[/caption] Another perfect sunset along the Willamette River with downtown Portland and the Hawthorne Bridge. It’s pretty hard to get a shot of a somewhat smooth and calm river when there are dozens of outriggers and small boats motoring around the river. This is especially true if your trying to get your first opportunity to take advantage of a good glare of the city and its lights for the first time in 5 try’s.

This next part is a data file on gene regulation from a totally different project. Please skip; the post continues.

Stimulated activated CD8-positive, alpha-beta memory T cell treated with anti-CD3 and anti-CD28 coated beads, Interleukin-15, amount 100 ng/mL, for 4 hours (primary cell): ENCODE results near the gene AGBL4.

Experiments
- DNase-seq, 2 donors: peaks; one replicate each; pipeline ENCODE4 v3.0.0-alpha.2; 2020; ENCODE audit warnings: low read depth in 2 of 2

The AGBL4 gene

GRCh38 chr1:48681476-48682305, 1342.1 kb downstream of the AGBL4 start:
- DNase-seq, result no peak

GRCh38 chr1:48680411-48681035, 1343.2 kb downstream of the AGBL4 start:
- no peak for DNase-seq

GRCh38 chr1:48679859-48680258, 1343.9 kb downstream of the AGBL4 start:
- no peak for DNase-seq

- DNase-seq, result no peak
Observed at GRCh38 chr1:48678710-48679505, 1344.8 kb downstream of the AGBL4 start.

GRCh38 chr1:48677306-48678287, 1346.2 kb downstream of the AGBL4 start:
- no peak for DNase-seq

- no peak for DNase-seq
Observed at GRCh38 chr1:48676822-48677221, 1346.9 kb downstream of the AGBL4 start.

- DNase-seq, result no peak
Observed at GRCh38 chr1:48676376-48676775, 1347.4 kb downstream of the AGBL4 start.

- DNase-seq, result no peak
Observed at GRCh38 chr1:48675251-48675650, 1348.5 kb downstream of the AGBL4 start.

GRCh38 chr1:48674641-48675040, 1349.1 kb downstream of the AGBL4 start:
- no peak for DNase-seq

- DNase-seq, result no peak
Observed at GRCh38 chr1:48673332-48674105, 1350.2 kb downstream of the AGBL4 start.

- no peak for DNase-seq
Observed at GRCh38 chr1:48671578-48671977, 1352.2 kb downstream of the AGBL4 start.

[/caption] Another picture perfect sunset along the Willamette River in downtown Portland, Oregon. The best thing about this type of sunset is that it’s October but it feels like July. This shot was taken just a few minutes after the sun had set with the intense glow of the sun just behind the Wells Fargo building and the KOIN Tower. I took several other great shots with the shutter exposed but I wanted to get a photo with the outriggers on the river so I set the shutter speed at 1/3 second. I was using my Tokina 12-24mm ultra wide lens and in order to avoid any vignetting I had to remove the CIR-PL. I made sure to set up my tripod, bubble level and remote switch to avoid any camera blur or shake. I was lucky that the outriggers were taking a break and kept very still long enough for me to get off a few shots. I kept the ISO at 100 and the white balance at +0.7 in order to reduce some of the suns glare.